John Griffith also provided the design for the dissenters' mortuary chapel (built by 1834, listed grade II*) situated at the eastern tip of the site. The giant tetrastyle pedimented Ionic portico is divided into three bays and is flanked by curved quadrant wings. In 1997 the then ruinous building was the subject of an award-winning restoration and now (2000) houses a visitors' centre and the offices of the Friends of Kensal Green Cemetery.
GARDENS AND PLEASURE GROUNDS
The basic design of the cemetery is as an informal landscape park with a number of formal features. From the main entrance the drive, bordered by wide grass verges decorated with cut beds, leads south for c 20m before dividing. The gravel path to the east encircles the dissenters' division of the cemetery, the non-conformist chapel lying at the south-east corner of the area. The entrance to the chapel, which is now enclosed within C20 iron railings, is from Ladbroke Grove to the east. From the chapel the path continues west for c 150m before dividing, a branch running west to follow the raised north bank of the canal and the main path returning north to meet with the pathway emitting from the main entrance. From this point a network of avenues and paths spread across the cemetery before linking up with the Terrace Avenue, which runs north/south to the east of the Anglican chapel. The paths include the North and South Avenues, which are set parallel to their respective boundaries, and the Centre Avenue which runs in an almost straight line from the main entrance for c 500m to the west, providing the main vista from the Anglican chapel. The Centre Avenue was originally (1832) planted with cedars of Lebanon but by 1834 these were already failing, probably due to the waterlogged condition of the ground, and the last of them died in 1838. Robert Maconochie, the cemetery's gardener had begun replacing them with silver firs, but in 1842 it was decided to abandon conifers and replant the avenue with horse chestnuts and other deciduous trees. Many of these have been replanted in the late C20. Not easily discernible now (2000) from the Terrace Avenue because of the large number of monuments, is Circle Avenue. Situated c 20m to the east of the Anglican chapel and made as part of the original design, the circle of ground within the Avenue is bisected from north to south by Centre Avenue and from east to west by Junction Avenue, the latter providing a link between the North and South Avenues. The major avenues, the clear lines of which have become blurred as pressure for space has led to burials encroaching into the paths, are also linked by many lesser gravel or grass paths.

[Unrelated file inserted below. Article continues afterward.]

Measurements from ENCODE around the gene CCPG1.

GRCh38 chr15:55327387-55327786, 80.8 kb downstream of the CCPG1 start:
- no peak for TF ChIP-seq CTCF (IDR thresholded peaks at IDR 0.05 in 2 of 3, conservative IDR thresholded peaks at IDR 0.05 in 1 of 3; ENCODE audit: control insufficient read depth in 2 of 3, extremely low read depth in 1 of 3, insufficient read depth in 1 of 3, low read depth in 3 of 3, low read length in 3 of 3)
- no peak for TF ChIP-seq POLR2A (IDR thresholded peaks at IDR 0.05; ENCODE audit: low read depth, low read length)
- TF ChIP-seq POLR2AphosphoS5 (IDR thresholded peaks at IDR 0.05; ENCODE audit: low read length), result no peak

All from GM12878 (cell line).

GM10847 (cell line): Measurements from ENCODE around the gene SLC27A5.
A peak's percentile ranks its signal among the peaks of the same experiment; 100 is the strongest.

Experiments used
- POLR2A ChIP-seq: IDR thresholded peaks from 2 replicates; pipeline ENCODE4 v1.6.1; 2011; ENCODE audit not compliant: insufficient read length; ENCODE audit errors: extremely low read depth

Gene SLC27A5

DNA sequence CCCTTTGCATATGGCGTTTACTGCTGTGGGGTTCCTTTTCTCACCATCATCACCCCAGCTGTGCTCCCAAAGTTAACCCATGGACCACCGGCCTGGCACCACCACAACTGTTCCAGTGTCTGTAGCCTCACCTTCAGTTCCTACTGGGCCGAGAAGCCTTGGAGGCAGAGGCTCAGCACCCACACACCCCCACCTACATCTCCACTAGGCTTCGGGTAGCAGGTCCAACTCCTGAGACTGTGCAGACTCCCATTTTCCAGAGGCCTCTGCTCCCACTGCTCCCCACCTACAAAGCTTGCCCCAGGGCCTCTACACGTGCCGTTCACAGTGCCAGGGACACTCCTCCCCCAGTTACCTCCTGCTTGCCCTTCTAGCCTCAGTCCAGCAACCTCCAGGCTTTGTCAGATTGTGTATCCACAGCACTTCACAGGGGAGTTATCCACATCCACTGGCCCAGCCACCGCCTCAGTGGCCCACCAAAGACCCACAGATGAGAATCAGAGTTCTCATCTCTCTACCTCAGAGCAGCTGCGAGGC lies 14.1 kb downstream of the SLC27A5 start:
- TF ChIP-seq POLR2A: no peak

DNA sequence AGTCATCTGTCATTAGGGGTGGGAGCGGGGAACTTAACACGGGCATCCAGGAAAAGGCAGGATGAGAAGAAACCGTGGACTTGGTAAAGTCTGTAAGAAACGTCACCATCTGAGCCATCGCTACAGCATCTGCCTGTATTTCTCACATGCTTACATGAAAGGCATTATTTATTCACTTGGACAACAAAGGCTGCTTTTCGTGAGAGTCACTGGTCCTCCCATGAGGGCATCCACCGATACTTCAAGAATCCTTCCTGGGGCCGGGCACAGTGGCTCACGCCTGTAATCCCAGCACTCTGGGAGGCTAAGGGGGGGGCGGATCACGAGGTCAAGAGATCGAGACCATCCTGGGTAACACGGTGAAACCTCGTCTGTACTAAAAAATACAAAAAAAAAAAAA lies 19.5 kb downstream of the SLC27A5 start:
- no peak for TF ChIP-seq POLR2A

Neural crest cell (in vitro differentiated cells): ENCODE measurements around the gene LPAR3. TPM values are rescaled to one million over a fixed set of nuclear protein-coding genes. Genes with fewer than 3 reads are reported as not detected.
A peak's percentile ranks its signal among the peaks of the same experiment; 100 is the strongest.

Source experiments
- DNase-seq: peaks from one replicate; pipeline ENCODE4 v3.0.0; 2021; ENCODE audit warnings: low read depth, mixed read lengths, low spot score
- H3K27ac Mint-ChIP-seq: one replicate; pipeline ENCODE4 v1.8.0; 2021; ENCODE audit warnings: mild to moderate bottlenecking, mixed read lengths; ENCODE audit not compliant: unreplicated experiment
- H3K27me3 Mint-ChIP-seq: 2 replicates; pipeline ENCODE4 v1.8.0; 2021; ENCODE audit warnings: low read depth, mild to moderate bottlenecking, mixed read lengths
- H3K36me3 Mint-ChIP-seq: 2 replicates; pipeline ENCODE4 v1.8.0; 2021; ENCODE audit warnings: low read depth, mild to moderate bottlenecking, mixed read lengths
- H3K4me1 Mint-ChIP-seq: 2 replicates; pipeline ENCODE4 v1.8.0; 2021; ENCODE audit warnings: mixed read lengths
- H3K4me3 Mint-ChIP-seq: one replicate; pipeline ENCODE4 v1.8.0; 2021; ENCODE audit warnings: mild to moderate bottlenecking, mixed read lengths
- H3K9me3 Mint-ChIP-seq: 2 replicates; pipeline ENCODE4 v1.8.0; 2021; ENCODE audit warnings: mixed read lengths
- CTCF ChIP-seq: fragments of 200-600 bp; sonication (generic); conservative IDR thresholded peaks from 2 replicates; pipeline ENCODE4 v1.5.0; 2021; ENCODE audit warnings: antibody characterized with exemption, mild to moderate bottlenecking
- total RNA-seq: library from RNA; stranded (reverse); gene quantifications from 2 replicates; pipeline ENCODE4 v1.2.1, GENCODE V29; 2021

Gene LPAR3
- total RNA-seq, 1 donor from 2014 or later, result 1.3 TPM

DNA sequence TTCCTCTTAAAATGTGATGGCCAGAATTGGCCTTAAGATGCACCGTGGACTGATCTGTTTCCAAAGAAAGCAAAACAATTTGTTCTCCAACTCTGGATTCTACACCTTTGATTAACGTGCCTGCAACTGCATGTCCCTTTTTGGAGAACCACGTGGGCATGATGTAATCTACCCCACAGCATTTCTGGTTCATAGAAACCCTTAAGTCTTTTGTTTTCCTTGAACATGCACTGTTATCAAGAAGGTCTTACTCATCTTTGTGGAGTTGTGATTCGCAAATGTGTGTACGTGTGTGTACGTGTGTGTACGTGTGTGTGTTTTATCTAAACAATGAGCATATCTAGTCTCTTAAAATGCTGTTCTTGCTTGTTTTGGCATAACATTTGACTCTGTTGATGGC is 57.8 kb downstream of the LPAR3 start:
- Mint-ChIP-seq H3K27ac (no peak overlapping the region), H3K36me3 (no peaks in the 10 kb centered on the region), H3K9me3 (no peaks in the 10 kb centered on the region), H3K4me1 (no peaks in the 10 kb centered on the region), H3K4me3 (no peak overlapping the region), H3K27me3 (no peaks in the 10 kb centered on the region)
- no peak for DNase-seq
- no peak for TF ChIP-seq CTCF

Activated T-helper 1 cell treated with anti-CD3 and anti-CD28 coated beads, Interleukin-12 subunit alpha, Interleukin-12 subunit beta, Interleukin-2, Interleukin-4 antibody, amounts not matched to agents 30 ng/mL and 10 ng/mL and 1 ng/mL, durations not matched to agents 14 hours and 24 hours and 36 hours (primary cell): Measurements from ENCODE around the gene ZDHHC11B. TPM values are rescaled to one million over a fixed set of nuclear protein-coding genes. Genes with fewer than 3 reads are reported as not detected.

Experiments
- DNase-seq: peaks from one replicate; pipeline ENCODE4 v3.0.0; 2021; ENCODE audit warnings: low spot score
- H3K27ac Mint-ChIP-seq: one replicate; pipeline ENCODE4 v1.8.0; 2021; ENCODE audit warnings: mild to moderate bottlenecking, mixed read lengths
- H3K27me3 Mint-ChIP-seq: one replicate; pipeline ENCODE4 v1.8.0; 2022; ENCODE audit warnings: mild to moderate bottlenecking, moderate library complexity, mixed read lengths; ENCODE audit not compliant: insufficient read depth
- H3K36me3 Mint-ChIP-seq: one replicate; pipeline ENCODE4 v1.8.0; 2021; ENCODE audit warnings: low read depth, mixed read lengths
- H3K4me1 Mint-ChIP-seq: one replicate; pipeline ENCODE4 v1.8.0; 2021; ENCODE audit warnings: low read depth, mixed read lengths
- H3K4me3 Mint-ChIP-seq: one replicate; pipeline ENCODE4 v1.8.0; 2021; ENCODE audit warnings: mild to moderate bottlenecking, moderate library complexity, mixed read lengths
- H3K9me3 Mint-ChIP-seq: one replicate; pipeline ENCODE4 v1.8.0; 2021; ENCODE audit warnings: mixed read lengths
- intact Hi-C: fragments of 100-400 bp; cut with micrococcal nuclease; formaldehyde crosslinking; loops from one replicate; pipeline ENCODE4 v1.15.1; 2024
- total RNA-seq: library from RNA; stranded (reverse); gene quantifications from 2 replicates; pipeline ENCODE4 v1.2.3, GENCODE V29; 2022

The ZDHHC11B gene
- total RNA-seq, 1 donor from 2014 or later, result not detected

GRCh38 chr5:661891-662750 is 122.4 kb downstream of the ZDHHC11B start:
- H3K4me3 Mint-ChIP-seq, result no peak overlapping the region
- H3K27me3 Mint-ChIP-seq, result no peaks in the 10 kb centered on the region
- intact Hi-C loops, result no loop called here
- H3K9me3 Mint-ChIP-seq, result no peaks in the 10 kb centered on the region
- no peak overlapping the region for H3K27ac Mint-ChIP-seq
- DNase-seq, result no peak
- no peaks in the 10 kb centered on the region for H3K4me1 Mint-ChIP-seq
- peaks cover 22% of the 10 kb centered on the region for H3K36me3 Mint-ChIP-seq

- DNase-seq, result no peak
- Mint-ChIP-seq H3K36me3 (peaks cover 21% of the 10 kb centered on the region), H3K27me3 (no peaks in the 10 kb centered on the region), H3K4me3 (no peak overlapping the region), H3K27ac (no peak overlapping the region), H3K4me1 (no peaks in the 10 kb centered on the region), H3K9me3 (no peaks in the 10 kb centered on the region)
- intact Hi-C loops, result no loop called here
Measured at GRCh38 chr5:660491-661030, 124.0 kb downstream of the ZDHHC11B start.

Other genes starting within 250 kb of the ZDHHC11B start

Some 150m north of the Anglican chapel stand the Colonnade with its underlying catacombs (listed grade II). Built against the northern boundary wall as part of the original, 1833, design, the Colonnade is c 75m long with five bays and Greek Doric columns. The centre and ends are advanced.
To the west of the chapel, the West Centre Avenue leads 400m to the West London Crematorium. Added in 1939 by G Berkeley Willis the crematorium is built in cream brick in a classical idiom. To the south of the paved terrace and fountain court, which lie to the south of the crematorium building, is the memorial garden. Made in two levels connected by a paved central path, the garden is laid mainly to grass with standard rose trees and memorial plaques. In the southern area, to the west of the central path and running parallel to it, is an avenue of young trees. The memorial garden was designed in 1939 by Edward White of the firm of Milner White and Son and was one of the first public gardens to be planted with Russell lupins which had been introduced commercially in 1938.
The monuments erected at Kensal Green Cemetery form a collection spanning the whole range of Victorian taste; they are rich in symbolism, diverse geologically, and distinguished in their architecture and sculptors. For details of individual tombs and monuments see Meller (1991).
B Cherry and N Pevsner, The Buildings of England: London 3 North West (1991), pp 468-70
LCC, Survey of London XXXVII, (1973), pp 335-9
J S Curl, A Celebration of Death (1980), pp 214-23
H Meller, London Cemeteries (1981), pp 181-200
Landscape Design, (October 1989), pp 13-14
Kensal Green Cemetery, A Concise Introductory Guide and Select List of Notable Monuments, (Friends of Kensal Green Cemetery 1994)
B Elliot, Kensal Green Cemetery, (Introduction prepared for visit by English Heritage Gardens Committee, June 1996) [copy on EH file]
Plan of All Souls Cemetery, 1833 (Kensington Library)
OS 6" to 1 mile: 3rd edition published 1916
OS 25" to 1 mile: 1st edition published 1867
2nd edition published 1897
REASONS FOR DESIGNATION
Kensal Green Cemetery is included on the Register of Parks and Gardens of Special Historic Interest at Grade I for the following principal reasons:
* The cemetery is an early and influential example of a cemetery laid out in the garden or pleasure ground style (1833).
* The cemetery was the first to be established to serve London.
* The cemetery has an extensive and complex layout designed by Richard Forrest (fl 1820s ¿ 1840s) which survives intact.
* The cemetery contains a significant group of associated structures designed by John Griffith (1796-1888).
* The cemetery contains an outstanding collection of funerary monuments and mausolea which reflects the development of London during the 19th century.
* The site includes a crematorium (1939) by G Berekley Willis with a contemporary memorial garden designed by Edward White (1873-1952) of Milner White and Son.
Description written: July 2000
Register Inspector: LCH
Edited: January 2002